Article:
25 Years Later: Granato & U.S. Women’s Team Shock the World

Team USA won the first-ever Women’s Hockey Olympic Gold Medal in 1998. Led by captain Cammi Granato, they beat their bitter rivals, Team Canada, to make history and change the face of Women’s hockey, not only for the US but the world.

The rivalry was already established, and Canada had got the best of Team USA. However, this was the first time they’d face off on the most prominent international stage; for Olympic Gold.

Granato, Bye, Ruggiero & Mleczko Lead the Charge

Granato, a USA hockey legend, led the way in both victories over Canada in the 1998 Nagano Winter Olympics. However, several other contributors made it all possible. The captain was tied for the team lead with eight points, along with Karyn Bye, Katie King, and Gretchen Ulion.

Cammi Granato
Cammi Granato (Chris Young/The Canadian Press via AP, File)

The US women were a perfect 6-0-0 in the tournament and outscored their opponents 36-8. The turning point of the event and women’s hockey was the final round-robin game against the Canadians. Both teams had already qualified for the gold medal game, and the contest technically meant nothing. However, the teams, who had already developed a rivalry in several tournaments over the years, would say otherwise. That game was just a few days before the final match, and the result was paramount.

AJ Mleczko, a forward from Nantucket, MA., said, “Every single game we played against Canada mattered deeply to us. We could play on a pond in the middle of nowhere, and it would be heated and competitive and fierce, and this was no exception.”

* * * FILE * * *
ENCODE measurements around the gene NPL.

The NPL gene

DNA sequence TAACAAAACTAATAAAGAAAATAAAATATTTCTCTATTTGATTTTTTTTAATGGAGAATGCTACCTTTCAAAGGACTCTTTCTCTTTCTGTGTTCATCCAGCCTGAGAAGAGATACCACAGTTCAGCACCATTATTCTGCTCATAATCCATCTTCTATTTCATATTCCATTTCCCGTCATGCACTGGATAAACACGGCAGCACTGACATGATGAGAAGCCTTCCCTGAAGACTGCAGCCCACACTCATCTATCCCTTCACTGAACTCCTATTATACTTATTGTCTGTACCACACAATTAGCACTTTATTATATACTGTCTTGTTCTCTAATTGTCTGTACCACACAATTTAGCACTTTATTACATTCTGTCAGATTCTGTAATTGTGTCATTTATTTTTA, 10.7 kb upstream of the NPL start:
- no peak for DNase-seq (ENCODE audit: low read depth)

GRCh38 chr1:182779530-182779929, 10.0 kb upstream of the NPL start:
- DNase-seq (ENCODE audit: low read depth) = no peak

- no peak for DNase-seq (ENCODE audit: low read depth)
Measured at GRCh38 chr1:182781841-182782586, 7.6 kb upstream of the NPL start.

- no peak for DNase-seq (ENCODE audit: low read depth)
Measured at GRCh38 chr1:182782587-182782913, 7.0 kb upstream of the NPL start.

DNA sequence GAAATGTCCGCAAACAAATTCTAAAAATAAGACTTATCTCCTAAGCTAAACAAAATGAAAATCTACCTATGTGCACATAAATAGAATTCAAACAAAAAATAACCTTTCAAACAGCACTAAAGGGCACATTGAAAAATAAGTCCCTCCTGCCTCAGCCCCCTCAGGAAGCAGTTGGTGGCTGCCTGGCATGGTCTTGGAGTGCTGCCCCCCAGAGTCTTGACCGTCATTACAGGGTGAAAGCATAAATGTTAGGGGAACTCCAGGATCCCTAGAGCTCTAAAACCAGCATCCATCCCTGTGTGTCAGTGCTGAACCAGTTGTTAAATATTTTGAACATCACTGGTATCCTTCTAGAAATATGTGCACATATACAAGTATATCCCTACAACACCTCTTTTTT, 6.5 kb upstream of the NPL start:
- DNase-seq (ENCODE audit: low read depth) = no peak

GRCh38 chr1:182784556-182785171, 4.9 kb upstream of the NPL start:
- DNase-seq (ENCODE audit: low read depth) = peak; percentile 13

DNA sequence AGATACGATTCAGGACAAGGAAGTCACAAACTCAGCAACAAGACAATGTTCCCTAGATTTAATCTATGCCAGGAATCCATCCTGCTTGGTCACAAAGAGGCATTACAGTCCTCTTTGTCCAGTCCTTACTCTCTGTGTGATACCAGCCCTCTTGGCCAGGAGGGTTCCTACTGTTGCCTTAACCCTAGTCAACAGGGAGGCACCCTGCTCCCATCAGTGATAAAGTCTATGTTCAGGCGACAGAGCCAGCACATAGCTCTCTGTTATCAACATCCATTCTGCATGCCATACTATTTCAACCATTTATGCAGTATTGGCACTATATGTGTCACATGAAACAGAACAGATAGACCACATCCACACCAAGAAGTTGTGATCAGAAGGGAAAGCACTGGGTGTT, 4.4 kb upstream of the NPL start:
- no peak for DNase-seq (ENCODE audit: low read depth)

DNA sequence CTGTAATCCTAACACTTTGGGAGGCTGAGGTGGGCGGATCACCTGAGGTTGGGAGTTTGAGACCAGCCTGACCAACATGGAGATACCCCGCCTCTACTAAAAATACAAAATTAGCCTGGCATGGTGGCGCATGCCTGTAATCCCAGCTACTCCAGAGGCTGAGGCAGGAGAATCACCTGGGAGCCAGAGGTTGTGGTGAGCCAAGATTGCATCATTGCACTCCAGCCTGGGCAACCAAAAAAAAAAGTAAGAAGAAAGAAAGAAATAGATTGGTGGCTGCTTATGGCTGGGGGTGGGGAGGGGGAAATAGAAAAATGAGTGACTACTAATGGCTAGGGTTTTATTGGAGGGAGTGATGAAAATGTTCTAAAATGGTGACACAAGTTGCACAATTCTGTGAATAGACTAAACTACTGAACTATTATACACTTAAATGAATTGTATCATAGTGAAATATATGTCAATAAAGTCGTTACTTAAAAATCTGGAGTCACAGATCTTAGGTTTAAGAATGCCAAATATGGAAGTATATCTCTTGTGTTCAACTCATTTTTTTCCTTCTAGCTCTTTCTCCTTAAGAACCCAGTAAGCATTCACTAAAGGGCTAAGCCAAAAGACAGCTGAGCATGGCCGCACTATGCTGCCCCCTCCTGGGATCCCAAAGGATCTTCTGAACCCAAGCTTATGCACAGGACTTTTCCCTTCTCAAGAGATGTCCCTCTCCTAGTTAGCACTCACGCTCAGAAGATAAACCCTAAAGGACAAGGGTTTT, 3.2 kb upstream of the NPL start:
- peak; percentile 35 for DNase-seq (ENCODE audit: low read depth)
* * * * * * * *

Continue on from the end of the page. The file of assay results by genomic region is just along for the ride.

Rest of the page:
The score was tied 1-1 after two periods, setting the stage for an epic third. Team Canada raced out to a 4-1 lead in the first five minutes. Then, Team USA head coach Ben Smith called a timeout and, according to Mleczko, said, ‘You win this game, and you have a dollar — you got a bag of doughnuts.’ She said, “We all, of course, looked at each other — it’s such a typical Ben Smith-ism. So, it became sort of a rallying cry, right? Bag of doughnuts!” A rallying cry that worked wonders.

Laurie Baker scored 72 seconds after the timeout, and Granato scored a few minutes later. Then, Jenny Schmidgall tied the score about a minute and a half after Granato’s tally. Twenty-three seconds later, Tricia Dunn notched the go-ahead goal while Angela Ruggiero and the rest of Team USA’s defense tightened up and gave them a chance to complete the comeback. Lisa Brown-Miller and Baker added insurance goals for a 7-4 victory.

Team USA Defenseman Angela Ruggiero

Granato said, “It was crazy. Every line was involved. Pucks were going in for us. If we just beat that team in that many minutes, like, we can beat them. They’re beatable, and they were flustered.” She said, “I think that’s where it felt like a pivotal change. It was subtle, but it was pivotal.”

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Mleczko said, “We go in three days later on Feb. 17, 1998, and everybody in that locker room had just a complete and utter and deep-seated belief that we were going to win the gold medal. That’s what changed on Feb. 14. It changed the culture, the mentality.”

USA Secures Gold, Changes Women’s Hockey